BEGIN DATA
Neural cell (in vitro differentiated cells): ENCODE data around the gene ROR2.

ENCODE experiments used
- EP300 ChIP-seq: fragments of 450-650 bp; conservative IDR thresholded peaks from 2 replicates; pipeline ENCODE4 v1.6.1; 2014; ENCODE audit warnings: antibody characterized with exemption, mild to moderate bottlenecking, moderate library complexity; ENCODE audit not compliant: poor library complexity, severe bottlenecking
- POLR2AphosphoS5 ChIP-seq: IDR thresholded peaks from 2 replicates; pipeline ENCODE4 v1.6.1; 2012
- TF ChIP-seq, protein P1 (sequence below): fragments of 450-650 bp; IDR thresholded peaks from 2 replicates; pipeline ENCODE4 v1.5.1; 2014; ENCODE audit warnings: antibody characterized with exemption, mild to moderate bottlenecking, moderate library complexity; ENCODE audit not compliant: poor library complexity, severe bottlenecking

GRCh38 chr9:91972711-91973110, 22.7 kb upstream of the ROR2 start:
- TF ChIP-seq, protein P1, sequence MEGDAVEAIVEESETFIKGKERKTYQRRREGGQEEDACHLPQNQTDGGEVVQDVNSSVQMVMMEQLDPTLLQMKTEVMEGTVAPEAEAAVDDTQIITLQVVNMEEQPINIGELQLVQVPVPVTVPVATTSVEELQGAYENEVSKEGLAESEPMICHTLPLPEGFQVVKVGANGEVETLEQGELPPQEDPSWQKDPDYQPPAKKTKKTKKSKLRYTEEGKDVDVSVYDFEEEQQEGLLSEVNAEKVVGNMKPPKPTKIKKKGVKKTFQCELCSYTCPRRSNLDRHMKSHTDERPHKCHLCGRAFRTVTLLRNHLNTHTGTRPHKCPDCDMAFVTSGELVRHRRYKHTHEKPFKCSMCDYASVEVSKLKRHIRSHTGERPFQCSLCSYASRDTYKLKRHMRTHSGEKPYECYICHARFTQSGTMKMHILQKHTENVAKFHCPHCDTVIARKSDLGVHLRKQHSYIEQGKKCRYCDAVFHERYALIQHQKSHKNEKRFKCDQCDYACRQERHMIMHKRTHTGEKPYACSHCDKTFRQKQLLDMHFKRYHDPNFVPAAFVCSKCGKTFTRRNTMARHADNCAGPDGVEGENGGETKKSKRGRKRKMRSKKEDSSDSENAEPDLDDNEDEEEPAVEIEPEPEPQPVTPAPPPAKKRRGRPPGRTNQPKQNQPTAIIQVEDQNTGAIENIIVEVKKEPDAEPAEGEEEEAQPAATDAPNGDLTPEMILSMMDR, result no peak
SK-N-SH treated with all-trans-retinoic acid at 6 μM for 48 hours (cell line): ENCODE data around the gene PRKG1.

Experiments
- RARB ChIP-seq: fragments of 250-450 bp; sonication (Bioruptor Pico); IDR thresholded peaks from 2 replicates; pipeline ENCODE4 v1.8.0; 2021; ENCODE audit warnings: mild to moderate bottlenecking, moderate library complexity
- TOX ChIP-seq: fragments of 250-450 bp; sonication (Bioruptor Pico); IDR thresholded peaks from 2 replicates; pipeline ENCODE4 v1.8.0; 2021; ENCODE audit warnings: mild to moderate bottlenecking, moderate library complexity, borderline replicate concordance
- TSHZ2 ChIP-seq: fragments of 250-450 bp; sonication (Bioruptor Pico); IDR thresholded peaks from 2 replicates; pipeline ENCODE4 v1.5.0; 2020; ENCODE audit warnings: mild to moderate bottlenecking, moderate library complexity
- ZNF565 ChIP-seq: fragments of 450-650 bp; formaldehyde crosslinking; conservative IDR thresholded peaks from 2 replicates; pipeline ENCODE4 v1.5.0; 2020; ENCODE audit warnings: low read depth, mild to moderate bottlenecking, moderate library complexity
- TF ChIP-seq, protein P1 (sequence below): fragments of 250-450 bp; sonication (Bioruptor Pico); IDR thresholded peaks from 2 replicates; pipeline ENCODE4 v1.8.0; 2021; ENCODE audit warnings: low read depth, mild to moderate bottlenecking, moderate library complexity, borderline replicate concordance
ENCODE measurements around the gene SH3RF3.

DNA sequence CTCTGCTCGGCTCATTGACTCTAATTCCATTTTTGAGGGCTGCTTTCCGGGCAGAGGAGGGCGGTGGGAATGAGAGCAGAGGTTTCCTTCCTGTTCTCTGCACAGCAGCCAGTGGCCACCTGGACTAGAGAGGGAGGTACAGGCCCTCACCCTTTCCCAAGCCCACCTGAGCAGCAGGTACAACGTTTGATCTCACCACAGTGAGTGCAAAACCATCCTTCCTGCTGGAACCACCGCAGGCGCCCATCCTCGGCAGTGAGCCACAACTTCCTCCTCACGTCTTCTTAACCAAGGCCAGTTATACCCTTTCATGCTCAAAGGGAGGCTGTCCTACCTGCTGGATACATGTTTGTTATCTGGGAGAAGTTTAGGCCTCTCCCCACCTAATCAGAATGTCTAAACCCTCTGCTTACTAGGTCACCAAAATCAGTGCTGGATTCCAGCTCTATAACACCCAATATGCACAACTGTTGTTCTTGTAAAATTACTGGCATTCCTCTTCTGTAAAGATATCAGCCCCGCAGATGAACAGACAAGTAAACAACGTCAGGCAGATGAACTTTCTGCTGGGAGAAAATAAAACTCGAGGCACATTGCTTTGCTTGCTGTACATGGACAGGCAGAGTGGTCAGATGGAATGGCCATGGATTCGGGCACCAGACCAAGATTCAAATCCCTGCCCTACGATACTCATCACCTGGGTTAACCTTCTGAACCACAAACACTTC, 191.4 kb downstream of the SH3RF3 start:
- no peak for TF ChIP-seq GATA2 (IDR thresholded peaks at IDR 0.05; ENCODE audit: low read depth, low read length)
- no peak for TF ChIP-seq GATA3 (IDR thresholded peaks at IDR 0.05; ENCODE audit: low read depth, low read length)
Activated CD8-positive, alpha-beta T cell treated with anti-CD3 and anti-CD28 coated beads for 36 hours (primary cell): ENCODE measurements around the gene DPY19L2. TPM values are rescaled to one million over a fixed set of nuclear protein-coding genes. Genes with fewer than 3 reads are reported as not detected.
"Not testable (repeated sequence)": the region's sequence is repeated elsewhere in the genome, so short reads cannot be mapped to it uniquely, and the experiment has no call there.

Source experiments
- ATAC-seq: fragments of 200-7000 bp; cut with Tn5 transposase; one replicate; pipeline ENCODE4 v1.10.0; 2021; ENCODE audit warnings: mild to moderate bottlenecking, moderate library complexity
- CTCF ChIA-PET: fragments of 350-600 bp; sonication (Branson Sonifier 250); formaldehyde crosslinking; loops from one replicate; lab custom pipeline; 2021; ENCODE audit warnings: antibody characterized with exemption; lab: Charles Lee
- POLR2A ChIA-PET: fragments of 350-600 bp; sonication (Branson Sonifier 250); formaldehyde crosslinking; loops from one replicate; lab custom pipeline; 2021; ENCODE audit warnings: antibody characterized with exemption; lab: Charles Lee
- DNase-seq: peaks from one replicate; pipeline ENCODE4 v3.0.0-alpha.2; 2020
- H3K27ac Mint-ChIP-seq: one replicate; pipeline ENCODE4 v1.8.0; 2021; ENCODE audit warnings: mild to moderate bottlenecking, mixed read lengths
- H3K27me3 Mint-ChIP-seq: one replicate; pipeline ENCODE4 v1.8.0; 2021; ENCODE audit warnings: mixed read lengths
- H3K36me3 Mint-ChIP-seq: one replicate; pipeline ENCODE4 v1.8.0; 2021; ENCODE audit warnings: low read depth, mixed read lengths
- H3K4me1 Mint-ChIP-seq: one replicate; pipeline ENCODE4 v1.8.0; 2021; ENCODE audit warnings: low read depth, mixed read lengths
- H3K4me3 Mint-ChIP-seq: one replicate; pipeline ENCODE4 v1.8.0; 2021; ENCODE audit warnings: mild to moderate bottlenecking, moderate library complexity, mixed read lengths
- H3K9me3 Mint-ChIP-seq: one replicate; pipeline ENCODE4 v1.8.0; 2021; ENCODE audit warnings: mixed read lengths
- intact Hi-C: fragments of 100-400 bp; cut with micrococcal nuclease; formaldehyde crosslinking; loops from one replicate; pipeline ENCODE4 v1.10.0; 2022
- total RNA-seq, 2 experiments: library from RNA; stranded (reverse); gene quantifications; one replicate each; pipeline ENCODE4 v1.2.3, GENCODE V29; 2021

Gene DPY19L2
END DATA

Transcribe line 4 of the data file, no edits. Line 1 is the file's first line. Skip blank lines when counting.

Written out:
- POLR2AphosphoS5 ChIP-seq: IDR thresholded peaks from 2 replicates; pipeline ENCODE4 v1.6.1; 2012